The memory of 26/11 is difficult to erase for anyone who has grown up in Mumbai. I was a student in Hyderabad, India, when that terrible series of terror attacks shook my city in 2008. My friends from Mumbai and I huddled in front of a television screen at a beloved teacher’s home. We watched restlessly, unable to make sense of why the streets were strewn with dead bodies. Not knowing what to do, since we were so far away, we sought solace in each other, and endless tears.
This year, on the anniversary of 26/11, I was invited to attend a cultural programme titled ‘Unity in Diversity: Together We Remember 26/11’ held in honour of civilians and cops who lost their lives during those attacks. Many of these people died while offering help and support to others. To me, this aspect seems rather crucial – remembering not the horror alone, but acts of courage and compassion by people when their own lives were at stake. I hope that people in the audience who’ve been orgasming at the thought of an India-Pakistan war felt suitably warned about the humanitarian crises that such a possibility might bring in its wake.
One of the grouses that non-practitioners and non-believers have towards religions is that they codify and perpetuate patriarchy
It was clear that the organisers – the Public Concern for Governance Trust – were not keen on a mournful, teary-eyed tribute. They wanted that evening at the National Centre for Performing Arts in Nariman Point to be a celebration of life. They had music and dance, colour and spectacle, punctuated with speeches. My favourite performances were the group songs by children from Anjuman-e-Islam Girls School and Victoria Memorial School for the Blind. Yes, I know that caricaturing children as ‘beacons of peace’ and ‘flowers of hope’ is a bit over-done, given that children do show a tremendous capacity for violence as well. However, if you were at the event, I am sure that you too would have been moved by their beautiful singing. I was particularly struck by a line from the song ‘Itni Shakti Humein Dena Daata’, which said, “Bair ho na kisi ka kisi se/ Bhaavna mann mein badle ki ho na.” (May we hold enmity towards no one/ May our hearts have no room for revenge.)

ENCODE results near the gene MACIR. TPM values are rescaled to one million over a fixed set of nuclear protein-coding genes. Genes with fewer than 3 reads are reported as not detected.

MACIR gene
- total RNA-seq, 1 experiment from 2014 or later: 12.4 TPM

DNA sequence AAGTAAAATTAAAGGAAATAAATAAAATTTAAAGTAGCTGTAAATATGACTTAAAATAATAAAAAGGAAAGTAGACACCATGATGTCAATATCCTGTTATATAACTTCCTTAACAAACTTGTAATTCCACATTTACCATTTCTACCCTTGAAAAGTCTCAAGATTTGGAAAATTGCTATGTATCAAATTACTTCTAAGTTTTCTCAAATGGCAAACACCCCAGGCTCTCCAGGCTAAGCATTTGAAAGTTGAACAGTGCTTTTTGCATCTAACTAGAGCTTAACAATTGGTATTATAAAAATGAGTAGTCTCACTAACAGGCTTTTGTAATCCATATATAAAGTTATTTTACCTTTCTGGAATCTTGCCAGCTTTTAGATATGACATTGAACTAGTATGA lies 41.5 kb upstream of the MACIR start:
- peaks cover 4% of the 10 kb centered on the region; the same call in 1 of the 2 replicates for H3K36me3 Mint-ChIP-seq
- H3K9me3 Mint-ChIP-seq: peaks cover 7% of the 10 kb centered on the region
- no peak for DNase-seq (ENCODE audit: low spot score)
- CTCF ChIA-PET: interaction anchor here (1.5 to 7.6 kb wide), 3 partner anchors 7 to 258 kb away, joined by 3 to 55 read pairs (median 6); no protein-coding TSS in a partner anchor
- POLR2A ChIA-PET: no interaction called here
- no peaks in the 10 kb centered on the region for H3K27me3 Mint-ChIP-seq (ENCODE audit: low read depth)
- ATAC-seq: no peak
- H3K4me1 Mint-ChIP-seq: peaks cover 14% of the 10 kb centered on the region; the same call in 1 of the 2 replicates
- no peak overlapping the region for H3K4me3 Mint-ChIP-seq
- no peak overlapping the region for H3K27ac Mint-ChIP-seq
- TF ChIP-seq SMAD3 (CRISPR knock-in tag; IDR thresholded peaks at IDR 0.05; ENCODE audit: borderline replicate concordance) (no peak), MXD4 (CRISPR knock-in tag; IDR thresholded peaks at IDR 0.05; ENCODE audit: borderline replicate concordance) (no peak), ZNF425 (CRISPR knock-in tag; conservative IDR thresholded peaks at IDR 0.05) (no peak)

The speeches delivered, and a short video screened during the programme, emphasised inter-faith dialogue. It featured religious leaders representing Christianity, Islam, Buddhism, Hinduism, Sikhism, Zoroastrianism and Judaism, talking about the shared values of all faiths, and the need to cultivate an appreciation for religious diversity. While this is a welcome step, I could not help noticing that all the spokespersons were men. One of the grouses that non-practitioners and non-believers have towards religions is that they codify and perpetuate patriarchy. That criticism cannot be wished away. It is valid, and must be engaged with.
Also, inter-faith dialogue must make space for practitioners and believers, as well as those who identify as atheist or agnostic or as none of the said categories, to freely discuss what they find uncomfortable or unacceptable in the religions they’ve inherited, adopted or rejected. Dialogue can and must be respectful. Its core intention is to learn, communicate and build relationships. Debate, on the other hand, is just about proving your point; however pointless it might be.
Chintan Girish Modi is our Mumbai-based columnist who loves ajrak and alubukhaaray ki chatni. He tweets at @chintan_connect